# Derivatives of |x|

1. Sep 8, 2014

### IniquiTrance

The wikipedia article on $\sgn (x)$ (http://en.wikipedia.org/wiki/Sign_function) states that,

$$\frac{d}{dx}\vert x\vert = \sgn(x)$$

and $\frac{d}{dx}\sgn(x) = 2\delta(x)$. I'm wondering why the following is not true:

\begin{align*} \vert x\vert &= x\sgn(x)\\ \Longrightarrow \frac{d}{dx}\vert x \vert &= \sgn(x) + 2x\delta(x) \end{align*}

by the product rule for derivatives. Is it because this derivative is indeterminate at $x=0$, and $2x\delta(x) \equiv 0$ for all $x \neq 0$?

2. Sep 9, 2014

### DavideGenoa

The stated derivative of $\text{sgn}$ is the derivative of $\text{sgn}$ as a distribution, but for distributions that are not identifiable with differentiable functions the chain rule don't apply in general.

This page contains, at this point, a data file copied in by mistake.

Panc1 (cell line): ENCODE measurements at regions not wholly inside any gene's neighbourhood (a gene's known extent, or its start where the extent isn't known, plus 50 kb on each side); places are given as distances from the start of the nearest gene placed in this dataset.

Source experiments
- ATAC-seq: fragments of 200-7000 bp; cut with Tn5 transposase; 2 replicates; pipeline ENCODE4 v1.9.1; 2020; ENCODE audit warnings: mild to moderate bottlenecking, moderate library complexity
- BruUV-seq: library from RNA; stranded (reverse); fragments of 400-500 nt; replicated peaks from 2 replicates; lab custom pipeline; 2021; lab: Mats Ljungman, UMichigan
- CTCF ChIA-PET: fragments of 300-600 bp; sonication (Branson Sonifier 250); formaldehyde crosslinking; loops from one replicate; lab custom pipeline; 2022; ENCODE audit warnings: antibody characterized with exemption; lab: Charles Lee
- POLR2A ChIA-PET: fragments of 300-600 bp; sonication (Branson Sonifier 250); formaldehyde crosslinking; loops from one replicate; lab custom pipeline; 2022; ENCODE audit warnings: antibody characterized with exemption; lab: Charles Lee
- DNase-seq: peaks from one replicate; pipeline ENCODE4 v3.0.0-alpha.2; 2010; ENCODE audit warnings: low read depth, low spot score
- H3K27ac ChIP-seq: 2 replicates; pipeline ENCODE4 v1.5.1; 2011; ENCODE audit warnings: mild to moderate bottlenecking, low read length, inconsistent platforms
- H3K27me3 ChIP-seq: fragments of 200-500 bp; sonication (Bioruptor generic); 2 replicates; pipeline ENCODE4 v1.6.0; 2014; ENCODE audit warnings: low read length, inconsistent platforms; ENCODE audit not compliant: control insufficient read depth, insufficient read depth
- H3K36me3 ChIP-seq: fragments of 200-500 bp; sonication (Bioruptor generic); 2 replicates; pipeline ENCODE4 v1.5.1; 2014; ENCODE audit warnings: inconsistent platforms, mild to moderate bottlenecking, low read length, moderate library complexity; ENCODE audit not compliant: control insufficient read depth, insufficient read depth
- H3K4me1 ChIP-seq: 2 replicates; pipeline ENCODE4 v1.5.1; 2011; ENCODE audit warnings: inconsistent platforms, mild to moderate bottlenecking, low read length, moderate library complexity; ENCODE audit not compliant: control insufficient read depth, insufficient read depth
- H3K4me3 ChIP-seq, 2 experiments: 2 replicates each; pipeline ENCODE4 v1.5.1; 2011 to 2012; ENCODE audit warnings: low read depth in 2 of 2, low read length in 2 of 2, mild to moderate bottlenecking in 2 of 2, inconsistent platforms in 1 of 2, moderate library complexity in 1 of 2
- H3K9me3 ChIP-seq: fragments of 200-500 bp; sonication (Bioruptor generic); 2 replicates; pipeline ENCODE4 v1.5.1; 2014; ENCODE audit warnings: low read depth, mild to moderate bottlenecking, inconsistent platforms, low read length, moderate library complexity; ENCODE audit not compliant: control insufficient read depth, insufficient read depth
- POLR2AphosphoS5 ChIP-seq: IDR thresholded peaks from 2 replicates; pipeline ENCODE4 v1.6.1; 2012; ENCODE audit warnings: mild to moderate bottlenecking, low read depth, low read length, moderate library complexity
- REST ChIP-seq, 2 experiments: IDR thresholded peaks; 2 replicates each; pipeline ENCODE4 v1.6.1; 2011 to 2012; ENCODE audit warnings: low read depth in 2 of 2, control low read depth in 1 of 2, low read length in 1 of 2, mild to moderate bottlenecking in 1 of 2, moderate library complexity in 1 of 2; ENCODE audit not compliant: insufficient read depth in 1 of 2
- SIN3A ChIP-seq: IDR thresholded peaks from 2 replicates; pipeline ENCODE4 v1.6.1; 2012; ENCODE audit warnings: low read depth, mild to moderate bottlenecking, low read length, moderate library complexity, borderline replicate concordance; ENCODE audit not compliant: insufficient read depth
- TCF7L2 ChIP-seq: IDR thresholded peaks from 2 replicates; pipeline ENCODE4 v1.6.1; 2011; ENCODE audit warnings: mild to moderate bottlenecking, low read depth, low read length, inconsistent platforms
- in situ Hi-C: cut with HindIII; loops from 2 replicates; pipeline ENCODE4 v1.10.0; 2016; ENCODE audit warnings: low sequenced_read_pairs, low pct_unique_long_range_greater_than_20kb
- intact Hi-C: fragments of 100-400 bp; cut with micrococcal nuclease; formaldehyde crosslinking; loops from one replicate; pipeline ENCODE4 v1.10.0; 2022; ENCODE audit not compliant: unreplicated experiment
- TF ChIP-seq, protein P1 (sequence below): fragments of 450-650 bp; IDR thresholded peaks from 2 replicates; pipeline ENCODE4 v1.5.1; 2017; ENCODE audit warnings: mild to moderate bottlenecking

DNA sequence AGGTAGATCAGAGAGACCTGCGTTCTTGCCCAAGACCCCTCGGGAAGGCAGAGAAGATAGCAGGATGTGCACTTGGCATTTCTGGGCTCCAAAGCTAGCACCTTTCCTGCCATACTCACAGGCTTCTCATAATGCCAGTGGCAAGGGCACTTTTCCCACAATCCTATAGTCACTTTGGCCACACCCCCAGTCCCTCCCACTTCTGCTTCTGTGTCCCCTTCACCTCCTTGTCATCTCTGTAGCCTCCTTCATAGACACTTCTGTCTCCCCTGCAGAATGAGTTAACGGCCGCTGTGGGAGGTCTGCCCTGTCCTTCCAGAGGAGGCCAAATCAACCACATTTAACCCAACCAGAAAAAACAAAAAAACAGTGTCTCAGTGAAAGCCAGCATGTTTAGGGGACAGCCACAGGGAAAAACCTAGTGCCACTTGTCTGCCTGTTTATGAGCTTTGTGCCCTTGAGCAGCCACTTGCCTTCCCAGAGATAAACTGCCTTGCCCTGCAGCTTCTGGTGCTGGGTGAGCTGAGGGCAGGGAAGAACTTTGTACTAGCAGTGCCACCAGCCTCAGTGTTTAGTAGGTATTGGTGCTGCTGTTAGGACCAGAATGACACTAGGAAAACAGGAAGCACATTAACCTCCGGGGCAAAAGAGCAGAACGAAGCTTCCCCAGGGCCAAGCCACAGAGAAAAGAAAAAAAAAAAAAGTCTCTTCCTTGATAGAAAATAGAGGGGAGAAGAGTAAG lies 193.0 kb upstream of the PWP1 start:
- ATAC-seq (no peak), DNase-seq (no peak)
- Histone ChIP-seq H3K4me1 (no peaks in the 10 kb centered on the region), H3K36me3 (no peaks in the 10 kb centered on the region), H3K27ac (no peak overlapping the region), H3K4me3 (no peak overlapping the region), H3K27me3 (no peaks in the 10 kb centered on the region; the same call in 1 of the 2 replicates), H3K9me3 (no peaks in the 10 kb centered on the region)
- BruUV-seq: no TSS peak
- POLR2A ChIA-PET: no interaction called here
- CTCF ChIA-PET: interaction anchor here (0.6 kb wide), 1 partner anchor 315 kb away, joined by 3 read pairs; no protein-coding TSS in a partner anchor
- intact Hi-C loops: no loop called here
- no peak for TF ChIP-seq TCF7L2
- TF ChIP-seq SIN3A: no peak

Last edited: Sep 9, 2014
3. Sep 10, 2014

### jostpuur

It is quite common that formal calculations still give correct results in some sense, even if they are not fully justified.

In this case I don't see anything wrong with the formula

$$\frac{d}{dx}|x| = \textrm{sgn}(x) + 2x\delta(x)$$

Simply subsitute $2x\delta(x)=0$ and you get the previous formula

$$\frac{d}{dx}|x| = \textrm{sgn}(x)$$

For test function $f$ we have

$$\int\limits_{-\infty}^{\infty} f(x) 2x\delta(x)dx = 0$$

so in this sense $2x\delta(x)=0$ holds "for all $x$", not only for $x\neq 0$.

4. Sep 15, 2014

### Xiuh

The formula is true, because $x\cdot \delta$ is actually the zero distribution.

Know someone interested in this topic? Share this thread via Reddit, Google+, Twitter, or Facebook